Love Island: How ITV2's breakout hit cornered the market
The people quickest to criticise Love Island are often those who haven't actually watched it.
And it's an easy show to throw stones at. On the surface it seems pretty superficial - good looking people, wearing bikinis, lying around in the sun, going on nice dates.
But the viewers who have been following the events of the villa for the last eight weeks have a "much deeper connection" (as the Islanders might say) to the series.
Here's where we're at, first of all. There are four couples left in the villa ahead of Monday night's final. Only three of the remaining eight contestants have been in the villa since day one - Amber, Tommy and Curtis.
The favourites to win the £50,000 are Tommy Fury and Molly-Mae Hague. Like last year's winners, Jack and Dani, they are the longest-running and seemingly most secure couple in the villa.
But it barely even matters which couple wins. The prize money will be a fraction of how much the finalists will be able to earn in the next six months from brand deals, sponsored Instagram posts and nightclub appearances.
So what has made Love Island so successful? Perhaps most importantly, it's relatable. The show is a microcosm of society, reflecting a contemporary dating culture which resonates with its young audience in particular.
"The dramas they go through, the conflicts they have to navigate, they're things many of us have to navigate ourselves," says Lucy Beresford, psychotherapist and author of Happy Relationships.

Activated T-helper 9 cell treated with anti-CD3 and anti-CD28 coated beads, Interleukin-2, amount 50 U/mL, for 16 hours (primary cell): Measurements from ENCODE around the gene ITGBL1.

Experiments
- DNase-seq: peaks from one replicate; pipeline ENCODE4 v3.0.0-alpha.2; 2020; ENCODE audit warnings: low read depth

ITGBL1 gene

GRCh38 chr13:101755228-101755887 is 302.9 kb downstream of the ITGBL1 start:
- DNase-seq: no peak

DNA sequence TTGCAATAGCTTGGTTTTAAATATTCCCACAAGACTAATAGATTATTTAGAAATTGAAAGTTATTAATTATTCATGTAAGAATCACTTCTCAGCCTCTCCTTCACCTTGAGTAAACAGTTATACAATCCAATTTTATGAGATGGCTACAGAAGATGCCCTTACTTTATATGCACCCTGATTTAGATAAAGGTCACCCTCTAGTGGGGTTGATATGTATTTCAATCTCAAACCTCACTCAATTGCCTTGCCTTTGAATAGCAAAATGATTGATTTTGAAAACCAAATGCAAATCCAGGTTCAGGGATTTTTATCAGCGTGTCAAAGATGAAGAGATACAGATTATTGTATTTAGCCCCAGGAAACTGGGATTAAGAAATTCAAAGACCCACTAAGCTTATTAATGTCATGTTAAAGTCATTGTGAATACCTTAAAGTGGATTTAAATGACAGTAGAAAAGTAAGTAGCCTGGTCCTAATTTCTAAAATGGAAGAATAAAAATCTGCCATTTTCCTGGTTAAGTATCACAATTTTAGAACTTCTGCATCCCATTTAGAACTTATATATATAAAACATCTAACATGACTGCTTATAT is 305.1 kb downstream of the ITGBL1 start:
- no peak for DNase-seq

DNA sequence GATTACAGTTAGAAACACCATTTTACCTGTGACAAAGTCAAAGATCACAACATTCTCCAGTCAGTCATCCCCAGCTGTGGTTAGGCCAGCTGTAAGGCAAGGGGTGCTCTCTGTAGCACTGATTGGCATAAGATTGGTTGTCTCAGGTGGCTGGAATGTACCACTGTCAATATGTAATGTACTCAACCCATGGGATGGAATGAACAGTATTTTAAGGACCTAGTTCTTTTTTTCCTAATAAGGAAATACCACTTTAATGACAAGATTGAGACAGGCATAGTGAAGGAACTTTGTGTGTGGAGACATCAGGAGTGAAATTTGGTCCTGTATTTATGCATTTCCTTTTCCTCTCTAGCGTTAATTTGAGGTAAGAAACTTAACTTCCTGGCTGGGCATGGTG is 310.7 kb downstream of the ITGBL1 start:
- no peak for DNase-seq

"So it appeals from an educational point of view, but there's also a bit of schadenfreude - viewers think 'thank goodness we haven't made that much of a mess of some particular situation!' And it's also a brilliant way of seeing what not to do - the gaslighting that has gone on in the last couple of years, that kind of behaviour has been called out immediately."
But unlike previous series of the show, there's less of a focus now on the more physical elements of a relationship.
"Sorry but why is no-one having sex this year?" some viewers have asked on Twitter, recalling earlier series where some Islanders were seen having sex despite being surrounded by their fellow contestants. In comparison, the bedroom scenes this year have been much more PG.
"I think that's partly to do with the show trying to evolve to become more mainstream," says Rose Hill, senior TV writer at the Daily Mirror. "They want to go for something more family friendly.
"But also I think the Islanders are much more aware of the implications of having sex on TV. In the 2016 series, Zara Holland lost her Miss Great Britain title and she said it ruined her life. And also with Dani Dyer winning last year, she never had sex with Jack on the show, which proved you don't need to do that in order to win."
Fortunately, there are plenty of other things to keep viewers entertained instead. The producers are skilled in the art of coming up with just the kind of tasks that really get inside the Islanders heads.
Such tasks are part of the reason ITV has considerably improved its aftercare package, to make sure the Islanders have the mental health support they need to process not only what they've been through but also their new-found fame. Regulator Ofcom has proposed new rules to ensure that people who take part in television and radio shows are properly looked after by broadcasters.